Six Egyptian policemen and a border guard kidnapped by suspected terrorists in the volatile Sinai Peninsula last week were freed by their captors Wednesday after successful mediation, the country's military spokesman said.
The release followed a security buildup and a massive show of force by the military in northern Sinai, which borders the Gaza Strip and Israel. The seven men were let go in the middle of the desert in the early hours Wednesday, and some were able later to speak to their families by telephone, according to officials and state TV.
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Col. Ahmed Mohammed Ali, the military spokesman, said on the army's official Facebook page that the release came about as a "result of efforts by military intelligence, in cooperation with the honorable tribal leaders and Sinairesidents."
Protesters urge captives' release (Photo: AFP)
President Mohammed Morsi received the men at a military air base in a Cairo suburb to where they were flown from Sinai. Morsi, Egypt's first civilian president, embraced and kissed each one of them as they disembarked from a military helicopter.
Morsi had earlier thanked the armed forces, security agencies and the people of Sinai for their efforts to secure the release of the seven, state TV reported. Prime Minister Hesham Kandil and Defense Minister Abdel-Fatah el-Sissi were also on hand to receive the men.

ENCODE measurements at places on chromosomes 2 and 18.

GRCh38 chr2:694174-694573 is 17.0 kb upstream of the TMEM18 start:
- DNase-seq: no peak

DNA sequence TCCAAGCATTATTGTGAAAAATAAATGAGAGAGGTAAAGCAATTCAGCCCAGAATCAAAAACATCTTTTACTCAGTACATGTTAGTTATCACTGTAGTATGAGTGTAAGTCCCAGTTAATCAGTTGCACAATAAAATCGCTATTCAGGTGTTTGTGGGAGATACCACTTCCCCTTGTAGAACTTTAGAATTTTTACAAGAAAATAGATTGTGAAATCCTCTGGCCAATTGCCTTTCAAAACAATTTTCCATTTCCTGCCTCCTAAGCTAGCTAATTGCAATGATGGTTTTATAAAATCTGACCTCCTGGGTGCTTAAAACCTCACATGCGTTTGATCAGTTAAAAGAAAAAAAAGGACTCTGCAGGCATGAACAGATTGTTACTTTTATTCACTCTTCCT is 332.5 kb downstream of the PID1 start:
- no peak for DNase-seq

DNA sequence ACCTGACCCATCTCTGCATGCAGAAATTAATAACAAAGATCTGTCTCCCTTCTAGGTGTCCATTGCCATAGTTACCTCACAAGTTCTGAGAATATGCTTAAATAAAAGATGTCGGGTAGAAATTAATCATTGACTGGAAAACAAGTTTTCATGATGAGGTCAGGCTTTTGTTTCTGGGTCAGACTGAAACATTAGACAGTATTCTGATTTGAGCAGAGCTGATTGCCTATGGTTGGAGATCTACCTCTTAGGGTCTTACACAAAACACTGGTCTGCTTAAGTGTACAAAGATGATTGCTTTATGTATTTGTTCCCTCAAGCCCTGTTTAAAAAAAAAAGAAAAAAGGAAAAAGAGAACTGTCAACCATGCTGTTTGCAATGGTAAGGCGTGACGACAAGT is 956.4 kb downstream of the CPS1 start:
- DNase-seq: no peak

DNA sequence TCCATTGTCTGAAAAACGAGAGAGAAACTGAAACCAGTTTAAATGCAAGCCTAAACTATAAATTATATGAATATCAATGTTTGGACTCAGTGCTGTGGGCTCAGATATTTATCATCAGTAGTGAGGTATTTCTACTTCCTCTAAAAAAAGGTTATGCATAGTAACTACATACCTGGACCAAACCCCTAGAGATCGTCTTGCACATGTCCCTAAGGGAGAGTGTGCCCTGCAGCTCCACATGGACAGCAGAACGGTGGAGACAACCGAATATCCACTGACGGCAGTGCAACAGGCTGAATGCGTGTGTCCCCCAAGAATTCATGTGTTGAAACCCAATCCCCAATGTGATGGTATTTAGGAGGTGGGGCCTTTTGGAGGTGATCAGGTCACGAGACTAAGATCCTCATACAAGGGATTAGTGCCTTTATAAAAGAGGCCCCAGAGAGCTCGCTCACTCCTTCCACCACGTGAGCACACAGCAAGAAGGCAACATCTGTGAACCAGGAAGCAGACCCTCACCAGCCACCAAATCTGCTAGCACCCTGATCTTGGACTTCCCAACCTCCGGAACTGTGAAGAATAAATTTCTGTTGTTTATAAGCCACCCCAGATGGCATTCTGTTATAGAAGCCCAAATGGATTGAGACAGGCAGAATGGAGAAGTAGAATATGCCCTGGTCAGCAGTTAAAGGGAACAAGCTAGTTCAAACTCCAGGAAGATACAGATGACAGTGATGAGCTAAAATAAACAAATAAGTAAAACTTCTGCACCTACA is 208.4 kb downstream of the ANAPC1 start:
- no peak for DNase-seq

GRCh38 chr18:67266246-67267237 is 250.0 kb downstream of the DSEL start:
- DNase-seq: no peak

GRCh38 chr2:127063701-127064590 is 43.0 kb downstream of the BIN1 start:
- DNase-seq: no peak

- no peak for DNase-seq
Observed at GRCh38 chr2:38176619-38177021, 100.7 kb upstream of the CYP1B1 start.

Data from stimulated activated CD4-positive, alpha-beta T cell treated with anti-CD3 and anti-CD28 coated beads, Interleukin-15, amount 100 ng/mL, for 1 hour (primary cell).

Large-scale military operation in Sinai (Photo: Reuters)
It was not immediately clear if Wednesday's release was a sign that the captors' demands would be met. Interior Minister Mohammed Ibrahim said Tuesday the kidnappers were demanding the release of 24 convicted militants, some imprisoned since 2005. He called the demands "unacceptable."
A senior security official told the state news agency MENA that the release was a coordinated effort between security agencies. He said plans involved "closing in on the kidnappers, security sweeps, and intensive deployment." The unnamed official said security agencies as well as families and tribes in Sinai were in contact with the kidnappers.
Military forces in Rafah (Photo: AFP)
The official did not elaborate but in the past, tribal leaders in Sinai have been known to mediate between authorities and Bedouin tribesmen behind kidnapping of foreign tourists.
On Monday, military and police reinforcements backed by armored vehicles and helicopters moved into northern Sinai in a show of strength, deploying heavily around the provincial capital, el-Arish. A joint military and police carried out a sweep backed by helicopter cover on Tuesday in several villages along the border with Israel.
A security official told The Associated Press on Wednesday that the men were believed to have been held in that area, and were let go by their captors there. The official spoke on condition of anonymity because he wasn't authorized to talks to the media.
During the sweep, troops and police mistakenly fired on a Bedouin funeral in Sinai on Tuesday. No one was injured, and a military official offered an apology, but the incident highlighted the risks of a heavy handed attempt to free the captives.
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